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Friday, 05 April 2013 15:32

We are offering a 2 years post-doctoral position, in statistics and evolution

to « improve the comparative framework based on similarity networks”,

starting on March the 1rst 2017.


The EVOLUNET project, funded by the ERC, is enhancing the use of similarity networks, adapted to evolutionary biology questions ( Such networks, inspired by the studies on social and regulatory networks, allow mainly for fast inclusive comparative analyses of both (highly) divergent and conserved molecular sequences from living organisms, mobile genetic elements, that were obtained either from lab cultures or from environmental samples, or both. These networks allow in particular to detect chimeric genes (i.e. genes made of parts with different evolutionary histories) and therefore to investigate the evolution of genes ; and to detect lateral gene transfer, and therefore to investigate the evolution of genomes and microbial communities. Moreover, similarity networks also allow to compare diverse data, gathered by experts from different evolutionary fields, such as historical linguistics and paleontology. The EVOLUNET project already implemented various methods and applied them to different evolutionary questions. Now, network comparison becomes the next important development for network analyses. In particular, network comparison should be most useful to test whether different similarity networks (i.e. constructed from samples from different locations and/or different time periods) have resulted from similar (or from distinct) evolutionary processes.

To further develop network comparisons, especially networks of sequences from environmental microbiomes, our lab is now looking for a post-doctoral fellow in bio-informatics, graph theory or evolutionary biology with a strong background in programming, who will be funded for up to 2 years by an ERC grant (for an approximate salary of 2,727 euros/ month before taxes).

The candidate will take advantage of the properties of many of the real-lie networks constructed in the lab, of our original microbiome data, and of algorithms from network sciences for:

-1) Developing and comparing network-based diversity indices

-2) Constituting a comparative framework between real-life sequence similarity networks and sequence similarity networks generated based on various models of sequence evolution


The first task implies exploring various network-based diversity measures to compare labelled weighted networks that harbor millions of nodes and dozens of millions of edges. Such networks are often too large to be directly compared by graph matching algorithms. However, they contain precious informations regarding genetic diversity of the investigated datasets. While diversity measures have been developed for phylogenetic trees or phylogenetic networks, sequence similarity networks provide an additional kind of distances among biological objects (sequences, genomes, environments) that can be investigated taking advantages of the network topological properties, and therefore the comparison of similarity networks should provide new insights about the evolution of genetic diversity.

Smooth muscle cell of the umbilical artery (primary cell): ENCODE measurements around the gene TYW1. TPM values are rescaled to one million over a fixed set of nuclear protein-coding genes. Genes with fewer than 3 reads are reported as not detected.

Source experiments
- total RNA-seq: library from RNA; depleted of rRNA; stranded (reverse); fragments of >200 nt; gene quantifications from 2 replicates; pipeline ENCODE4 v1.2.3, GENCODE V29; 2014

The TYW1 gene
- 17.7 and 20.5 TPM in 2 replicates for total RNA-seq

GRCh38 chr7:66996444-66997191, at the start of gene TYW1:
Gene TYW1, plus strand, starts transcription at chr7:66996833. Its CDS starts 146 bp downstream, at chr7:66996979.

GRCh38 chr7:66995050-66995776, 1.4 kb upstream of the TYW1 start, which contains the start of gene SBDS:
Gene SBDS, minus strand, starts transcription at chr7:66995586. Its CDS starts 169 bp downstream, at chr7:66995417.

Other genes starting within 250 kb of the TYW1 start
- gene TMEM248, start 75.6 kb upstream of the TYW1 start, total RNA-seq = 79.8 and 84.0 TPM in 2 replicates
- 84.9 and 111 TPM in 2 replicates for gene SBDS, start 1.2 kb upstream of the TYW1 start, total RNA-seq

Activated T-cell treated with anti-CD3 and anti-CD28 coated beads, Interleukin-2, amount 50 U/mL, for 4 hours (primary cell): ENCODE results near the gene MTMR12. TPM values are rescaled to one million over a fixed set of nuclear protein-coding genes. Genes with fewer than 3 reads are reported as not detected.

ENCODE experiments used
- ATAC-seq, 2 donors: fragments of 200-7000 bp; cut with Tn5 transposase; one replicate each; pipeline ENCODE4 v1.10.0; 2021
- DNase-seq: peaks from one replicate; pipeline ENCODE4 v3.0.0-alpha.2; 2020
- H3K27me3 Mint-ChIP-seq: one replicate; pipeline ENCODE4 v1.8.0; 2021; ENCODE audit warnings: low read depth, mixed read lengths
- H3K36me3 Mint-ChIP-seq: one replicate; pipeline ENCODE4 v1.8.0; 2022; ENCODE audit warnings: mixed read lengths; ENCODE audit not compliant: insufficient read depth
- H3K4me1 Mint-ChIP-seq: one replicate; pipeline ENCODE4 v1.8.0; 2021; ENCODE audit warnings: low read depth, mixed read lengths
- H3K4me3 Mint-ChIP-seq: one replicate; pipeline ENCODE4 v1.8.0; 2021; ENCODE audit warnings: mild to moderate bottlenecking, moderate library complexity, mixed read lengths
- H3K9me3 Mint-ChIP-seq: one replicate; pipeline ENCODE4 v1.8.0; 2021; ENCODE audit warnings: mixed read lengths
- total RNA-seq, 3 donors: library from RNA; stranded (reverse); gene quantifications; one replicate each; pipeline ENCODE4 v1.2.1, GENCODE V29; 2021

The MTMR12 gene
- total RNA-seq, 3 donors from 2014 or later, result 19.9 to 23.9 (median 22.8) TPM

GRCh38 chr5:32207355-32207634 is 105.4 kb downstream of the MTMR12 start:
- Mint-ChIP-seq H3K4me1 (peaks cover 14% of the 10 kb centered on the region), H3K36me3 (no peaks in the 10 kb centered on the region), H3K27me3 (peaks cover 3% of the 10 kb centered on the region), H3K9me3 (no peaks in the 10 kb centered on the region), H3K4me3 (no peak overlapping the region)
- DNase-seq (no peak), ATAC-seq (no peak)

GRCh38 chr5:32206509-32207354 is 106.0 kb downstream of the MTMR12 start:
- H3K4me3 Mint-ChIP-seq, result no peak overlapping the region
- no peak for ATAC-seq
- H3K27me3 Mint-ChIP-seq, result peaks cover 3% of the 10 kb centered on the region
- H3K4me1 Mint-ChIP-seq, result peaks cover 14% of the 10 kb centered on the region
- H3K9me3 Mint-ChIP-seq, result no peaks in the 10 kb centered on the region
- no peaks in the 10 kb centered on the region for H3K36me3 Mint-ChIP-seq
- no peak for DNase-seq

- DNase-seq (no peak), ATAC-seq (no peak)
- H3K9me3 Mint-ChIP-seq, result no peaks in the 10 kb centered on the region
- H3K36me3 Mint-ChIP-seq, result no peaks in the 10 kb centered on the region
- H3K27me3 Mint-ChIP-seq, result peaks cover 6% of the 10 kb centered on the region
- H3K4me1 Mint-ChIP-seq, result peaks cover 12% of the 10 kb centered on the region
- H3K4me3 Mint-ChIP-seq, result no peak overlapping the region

The second task relies upon descriptions of large networks by various topological indices (diameter, clustering, distribution of motifs of a given size, …) and by the diversity indices considered above. These descriptions will be used to test whether two networks show the same properties or not. The postdoctoral fellow will first test if real-life similarity networks show the same properties as networks generated from sequences evolved under a given model to determine whether our data fit that particular model. Such comparisons will help the postdoctoral fellow to determine what a real-life network properties usually are, and thus help him/her build better null model similarity networks, specifically designed for evolutionary studies (as opposed to the random networks often used in the graph literature that do not always fit the properties of real-life networks). The postdoctoral fellow will also develop statistics to compare the topological and diversity indices of real-life similarity networks with those of carefully simulated networks. Such statistics will allow classifying genes and proteins into sets that show a diversity that can be relatively simply explained (e.g. displaying indices compatible with known processes and evolutionary models), or require other explanations (e.g. surprisingly extremes rates of divergence, fusion, or recombination). Ultimately, the postdoctoral fellow will determine which simulated networks best fit with real-life networks and develop a random graph model specifically designed for evolutionary studies, so that this model might be further exploited by graph theorists in the field of evolutionary biology.

The candidate will work within a consortium of friendly bioinformaticians (Philippe Lopez, Eduardo Corel), evolutionary biologists (Eric Bapteste), graph theorists (Michel Habib, Laurent Viennot), and statisticians (François-Joseph Lapointe), and be hosted in the University Pierre and Marie Curie in the center of Paris, France.

Ideally, the candidate should have a strong interest for evolutionary biology, microbial evolution and a good background in bio-informatics, or graph theory. The position will start by March 2017, but interested candidates are invited to apply immediately.

He/she should be early in his/her carreer (i.e. holding a PhD degree for less than 2 years).

Applicants are requested to send a detailed resume, a motivation letter, a pdf copy of their PhD thesis, and the names of two scientific referees to :
This e-mail address is being protected from spambots. You need JavaScript enabled to view it

The first round of applications will be closed January 25th, 2017.

Last Updated on Monday, 02 January 2017 13:21